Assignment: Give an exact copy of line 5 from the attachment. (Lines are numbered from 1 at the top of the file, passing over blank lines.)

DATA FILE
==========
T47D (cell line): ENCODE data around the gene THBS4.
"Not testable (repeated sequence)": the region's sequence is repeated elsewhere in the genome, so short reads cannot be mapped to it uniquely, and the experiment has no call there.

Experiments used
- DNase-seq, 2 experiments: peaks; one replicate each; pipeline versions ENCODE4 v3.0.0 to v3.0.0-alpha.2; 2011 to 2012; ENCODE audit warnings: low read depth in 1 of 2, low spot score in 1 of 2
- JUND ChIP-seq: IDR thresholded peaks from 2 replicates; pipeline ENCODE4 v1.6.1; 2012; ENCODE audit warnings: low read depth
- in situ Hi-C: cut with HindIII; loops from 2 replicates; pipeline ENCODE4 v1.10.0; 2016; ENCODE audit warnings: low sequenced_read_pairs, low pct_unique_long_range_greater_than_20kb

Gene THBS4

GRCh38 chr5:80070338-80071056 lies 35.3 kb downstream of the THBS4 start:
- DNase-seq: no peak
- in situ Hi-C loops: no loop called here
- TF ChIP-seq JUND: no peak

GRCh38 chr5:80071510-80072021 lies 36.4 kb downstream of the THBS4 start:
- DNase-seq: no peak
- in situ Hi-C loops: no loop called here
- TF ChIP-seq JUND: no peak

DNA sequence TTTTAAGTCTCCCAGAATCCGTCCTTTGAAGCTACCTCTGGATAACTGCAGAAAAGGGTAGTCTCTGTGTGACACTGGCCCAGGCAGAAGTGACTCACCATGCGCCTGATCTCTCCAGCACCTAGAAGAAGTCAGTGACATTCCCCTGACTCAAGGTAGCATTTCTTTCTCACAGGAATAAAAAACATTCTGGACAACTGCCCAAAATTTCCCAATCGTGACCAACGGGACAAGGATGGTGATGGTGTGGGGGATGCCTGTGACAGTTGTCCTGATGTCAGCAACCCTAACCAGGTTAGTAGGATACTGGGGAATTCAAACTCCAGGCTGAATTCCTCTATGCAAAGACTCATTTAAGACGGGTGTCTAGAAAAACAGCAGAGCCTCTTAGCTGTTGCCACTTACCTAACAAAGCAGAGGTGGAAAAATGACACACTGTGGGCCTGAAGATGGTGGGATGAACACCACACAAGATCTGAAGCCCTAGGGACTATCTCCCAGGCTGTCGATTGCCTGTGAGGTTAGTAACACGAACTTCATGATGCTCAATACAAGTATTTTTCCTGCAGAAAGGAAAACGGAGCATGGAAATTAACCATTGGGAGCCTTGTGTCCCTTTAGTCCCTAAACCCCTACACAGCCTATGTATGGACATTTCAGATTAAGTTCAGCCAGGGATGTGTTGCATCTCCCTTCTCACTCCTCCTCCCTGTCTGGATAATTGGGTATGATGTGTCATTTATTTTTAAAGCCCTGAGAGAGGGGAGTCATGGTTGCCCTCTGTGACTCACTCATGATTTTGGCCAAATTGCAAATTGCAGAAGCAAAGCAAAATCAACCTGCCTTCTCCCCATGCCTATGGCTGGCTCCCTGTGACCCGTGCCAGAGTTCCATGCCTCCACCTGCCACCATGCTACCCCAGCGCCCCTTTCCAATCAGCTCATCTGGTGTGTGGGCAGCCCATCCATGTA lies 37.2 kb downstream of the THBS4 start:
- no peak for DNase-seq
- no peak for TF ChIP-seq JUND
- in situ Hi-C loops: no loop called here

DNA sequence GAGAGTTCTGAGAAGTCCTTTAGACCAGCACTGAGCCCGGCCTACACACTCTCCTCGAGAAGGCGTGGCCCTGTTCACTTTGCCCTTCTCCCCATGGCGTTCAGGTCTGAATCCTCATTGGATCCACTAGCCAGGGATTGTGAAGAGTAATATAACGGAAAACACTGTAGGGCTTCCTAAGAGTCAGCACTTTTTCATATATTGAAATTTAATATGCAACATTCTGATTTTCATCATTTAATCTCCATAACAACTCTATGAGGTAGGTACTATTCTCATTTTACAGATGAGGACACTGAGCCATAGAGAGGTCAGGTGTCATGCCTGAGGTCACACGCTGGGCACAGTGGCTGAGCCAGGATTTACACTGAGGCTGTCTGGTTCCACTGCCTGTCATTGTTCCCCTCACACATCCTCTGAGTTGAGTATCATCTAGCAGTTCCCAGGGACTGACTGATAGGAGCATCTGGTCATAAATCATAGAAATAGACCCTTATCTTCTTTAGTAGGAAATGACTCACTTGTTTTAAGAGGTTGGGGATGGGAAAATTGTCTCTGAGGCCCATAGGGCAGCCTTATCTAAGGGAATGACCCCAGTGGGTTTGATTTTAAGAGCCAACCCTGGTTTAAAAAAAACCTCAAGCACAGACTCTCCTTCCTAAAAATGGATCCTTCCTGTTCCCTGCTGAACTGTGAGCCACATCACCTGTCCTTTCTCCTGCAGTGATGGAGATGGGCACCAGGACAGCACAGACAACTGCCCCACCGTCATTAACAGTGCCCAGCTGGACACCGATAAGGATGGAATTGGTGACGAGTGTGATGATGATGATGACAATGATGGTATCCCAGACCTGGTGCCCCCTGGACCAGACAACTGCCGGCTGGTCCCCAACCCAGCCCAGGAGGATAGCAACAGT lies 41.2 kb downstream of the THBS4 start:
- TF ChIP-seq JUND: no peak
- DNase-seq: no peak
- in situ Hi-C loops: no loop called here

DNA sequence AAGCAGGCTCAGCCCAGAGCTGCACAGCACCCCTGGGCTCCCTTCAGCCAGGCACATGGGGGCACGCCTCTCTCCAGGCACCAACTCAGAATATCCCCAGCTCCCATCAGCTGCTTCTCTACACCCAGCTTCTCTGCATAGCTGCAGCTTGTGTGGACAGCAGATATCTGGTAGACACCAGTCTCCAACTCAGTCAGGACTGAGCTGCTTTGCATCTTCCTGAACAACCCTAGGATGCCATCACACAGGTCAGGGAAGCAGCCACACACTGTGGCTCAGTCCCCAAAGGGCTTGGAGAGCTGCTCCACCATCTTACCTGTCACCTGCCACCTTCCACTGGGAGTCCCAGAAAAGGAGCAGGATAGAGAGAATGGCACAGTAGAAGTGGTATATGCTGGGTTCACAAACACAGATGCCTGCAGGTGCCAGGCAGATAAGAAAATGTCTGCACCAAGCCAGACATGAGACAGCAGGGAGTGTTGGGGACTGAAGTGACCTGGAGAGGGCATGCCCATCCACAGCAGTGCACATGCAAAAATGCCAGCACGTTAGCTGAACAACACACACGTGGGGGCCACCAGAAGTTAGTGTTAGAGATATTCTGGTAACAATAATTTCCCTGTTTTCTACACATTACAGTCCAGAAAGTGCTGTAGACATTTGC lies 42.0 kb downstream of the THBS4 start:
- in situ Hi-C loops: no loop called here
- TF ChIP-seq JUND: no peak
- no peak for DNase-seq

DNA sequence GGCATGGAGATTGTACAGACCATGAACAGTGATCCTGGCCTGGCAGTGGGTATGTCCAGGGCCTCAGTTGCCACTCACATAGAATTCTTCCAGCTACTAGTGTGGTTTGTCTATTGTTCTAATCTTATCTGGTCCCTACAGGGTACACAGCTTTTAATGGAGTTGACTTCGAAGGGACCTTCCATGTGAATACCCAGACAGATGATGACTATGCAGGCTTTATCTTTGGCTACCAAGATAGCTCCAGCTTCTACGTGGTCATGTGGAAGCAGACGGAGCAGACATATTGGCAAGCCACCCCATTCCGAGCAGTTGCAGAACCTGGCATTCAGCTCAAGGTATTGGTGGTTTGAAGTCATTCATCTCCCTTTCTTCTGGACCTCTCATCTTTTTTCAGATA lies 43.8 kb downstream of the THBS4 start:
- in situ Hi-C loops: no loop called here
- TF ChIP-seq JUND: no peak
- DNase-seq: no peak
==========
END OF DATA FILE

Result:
- JUND ChIP-seq: IDR thresholded peaks from 2 replicates; pipeline ENCODE4 v1.6.1; 2012; ENCODE audit warnings: low read depth